Population – Humanity’s Greatest Challenge
There are currently over seven billion people on this planet. Experts predict that this could top nine billion by the end of 2050. But what does this mean for humanity? How does population compare as a problem against climate change, global warming, or the diminishing availability of fossil fuels upon which we so heavily depend? As always, there are more than one side to the story, and as always, the waters of information versus emotion are muddied, because this issue is an emotive one. It it taps into the righteous indignation from individuals saying we have no right to tell others what to do with their bodies, or how and when they are allowed to breed, and also the post-colonialist problem of not allowing those in developing countries have the spoils and riches and advantages that people in first world nations take for granted. People get angry, and rightly so too, because as with climate change, the population problem is one we have to face immediately and act on quickly, or it could spell the end of civilisation as we know it.
Overly dramatic I know, but civilisation “as we know it” is under threat from many angles. And civilisation “as we know it” will change regardless of what we do, because we are always in a state of flux, ever changing and growing, but within this lies one of our greatest threats: Growth.
Growth in most situations is seen as a good thing. Raising vegetables, for instance, is dependent upon growth, and the more growth the better for most plants. Plants, like humans, depend upon the earth for their sustenance, and the growth of any plant is limited by its ability to gather the needed nutrients and radiation from the sun. In a situation where the plant has reached its potential for growth and repair, the plan ceases to grow, and dies. We see a similar situation here on earth with the growth of the human species. The human population has gone from two billion to seven billion in under 200 years. According to the site Worldometers, which updates the human population “on the fly”:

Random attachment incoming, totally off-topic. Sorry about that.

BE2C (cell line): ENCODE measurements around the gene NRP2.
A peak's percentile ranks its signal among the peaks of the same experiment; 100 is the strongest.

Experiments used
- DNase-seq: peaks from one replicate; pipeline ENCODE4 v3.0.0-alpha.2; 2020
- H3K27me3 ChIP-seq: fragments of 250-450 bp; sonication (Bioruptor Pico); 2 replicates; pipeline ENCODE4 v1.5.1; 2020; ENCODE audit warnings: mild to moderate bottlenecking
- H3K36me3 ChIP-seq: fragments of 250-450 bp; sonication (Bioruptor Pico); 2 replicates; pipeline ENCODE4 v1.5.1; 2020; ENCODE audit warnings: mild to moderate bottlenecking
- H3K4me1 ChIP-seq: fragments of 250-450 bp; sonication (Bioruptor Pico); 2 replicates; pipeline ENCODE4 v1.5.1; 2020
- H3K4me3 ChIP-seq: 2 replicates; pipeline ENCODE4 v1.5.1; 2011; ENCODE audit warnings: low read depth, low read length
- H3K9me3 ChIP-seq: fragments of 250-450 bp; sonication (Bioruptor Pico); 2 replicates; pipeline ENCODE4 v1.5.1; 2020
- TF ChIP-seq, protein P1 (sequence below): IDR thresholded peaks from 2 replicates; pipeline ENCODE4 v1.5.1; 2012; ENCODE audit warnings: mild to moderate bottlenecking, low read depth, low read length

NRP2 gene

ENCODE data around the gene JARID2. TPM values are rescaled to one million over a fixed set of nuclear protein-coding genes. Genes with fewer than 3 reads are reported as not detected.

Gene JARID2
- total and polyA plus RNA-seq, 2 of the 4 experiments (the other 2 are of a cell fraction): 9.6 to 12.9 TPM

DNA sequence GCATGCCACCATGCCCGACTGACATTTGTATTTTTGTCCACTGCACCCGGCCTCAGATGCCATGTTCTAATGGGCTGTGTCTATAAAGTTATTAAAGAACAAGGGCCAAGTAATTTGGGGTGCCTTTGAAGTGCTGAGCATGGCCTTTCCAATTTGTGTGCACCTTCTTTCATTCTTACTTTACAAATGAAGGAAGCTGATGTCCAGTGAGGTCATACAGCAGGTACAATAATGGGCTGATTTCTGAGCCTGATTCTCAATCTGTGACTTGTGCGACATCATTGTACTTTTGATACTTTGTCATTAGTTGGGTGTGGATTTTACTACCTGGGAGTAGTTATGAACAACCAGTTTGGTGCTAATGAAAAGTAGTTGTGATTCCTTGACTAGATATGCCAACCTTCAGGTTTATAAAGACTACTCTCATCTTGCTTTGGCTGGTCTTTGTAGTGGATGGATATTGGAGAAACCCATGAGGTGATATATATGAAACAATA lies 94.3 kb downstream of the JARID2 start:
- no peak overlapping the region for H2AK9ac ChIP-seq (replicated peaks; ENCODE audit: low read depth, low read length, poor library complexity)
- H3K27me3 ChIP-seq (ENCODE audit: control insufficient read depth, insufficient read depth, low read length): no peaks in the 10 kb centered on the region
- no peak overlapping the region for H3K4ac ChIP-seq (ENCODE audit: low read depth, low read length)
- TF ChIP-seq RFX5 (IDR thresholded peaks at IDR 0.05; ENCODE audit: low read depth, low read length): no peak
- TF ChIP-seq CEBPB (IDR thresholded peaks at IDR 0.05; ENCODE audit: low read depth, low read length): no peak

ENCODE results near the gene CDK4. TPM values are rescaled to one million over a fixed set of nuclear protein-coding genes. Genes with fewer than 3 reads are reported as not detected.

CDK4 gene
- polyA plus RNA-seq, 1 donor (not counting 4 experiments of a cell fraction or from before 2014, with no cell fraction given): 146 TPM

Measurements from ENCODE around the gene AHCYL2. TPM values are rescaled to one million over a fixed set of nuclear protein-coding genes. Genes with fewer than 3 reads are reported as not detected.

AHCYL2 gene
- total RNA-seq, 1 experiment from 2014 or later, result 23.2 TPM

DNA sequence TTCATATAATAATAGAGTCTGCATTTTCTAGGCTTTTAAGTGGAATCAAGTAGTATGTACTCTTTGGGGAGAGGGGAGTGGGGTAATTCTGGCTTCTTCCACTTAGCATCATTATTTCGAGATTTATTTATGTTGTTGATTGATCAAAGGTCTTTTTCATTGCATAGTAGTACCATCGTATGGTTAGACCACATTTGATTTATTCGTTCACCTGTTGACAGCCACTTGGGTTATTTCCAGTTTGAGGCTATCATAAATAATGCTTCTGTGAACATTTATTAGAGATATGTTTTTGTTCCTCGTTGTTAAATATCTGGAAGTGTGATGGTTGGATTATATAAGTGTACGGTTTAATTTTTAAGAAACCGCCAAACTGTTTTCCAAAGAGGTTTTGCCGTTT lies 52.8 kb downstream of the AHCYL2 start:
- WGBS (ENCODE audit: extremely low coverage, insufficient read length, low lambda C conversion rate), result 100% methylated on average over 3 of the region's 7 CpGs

It is estimated that there will be ten billion people on earth by the turn of the century, and while most of us will be long gone by that stage, the burden on the planet and its resources can never be more plain. Think about how difficult most of the world’s population find it already. According to the charity organisation Oxfam, one in six humans lives on less than one dollar per day. And while in countries like Malaysia, where an Australian dollar can buy a huge hand of bananas (i.e. the dollar can buy much more), this is still pittance compared to what is required for a person to live beyond mere existence, and to thrive. Seventy percent of the 1.3 billion people who live in what is termed as “extreme poverty” are women and girls. And poverty will increase, even as countries like China and India increase their standards of living toward what we in developed nations consider to be acceptable.
But money is not the only problem here. There is enough money in the world to feed everyone for their entire lives, that is, if it were money that people were eating. Money is an abstract concept, and is only a “stand-in” for the actual trade of goods. Money doesn’t sustain us, money just allows us access to the things we need to survive, which can then be traded further down the line for things that sustain others. The problem is space and resources. While it is true that we as a species are successfully raising people out of poverty, we are in turn increasing the demands upon our production of food and resources exponentially, and this carries with it great ongoing problems for the future.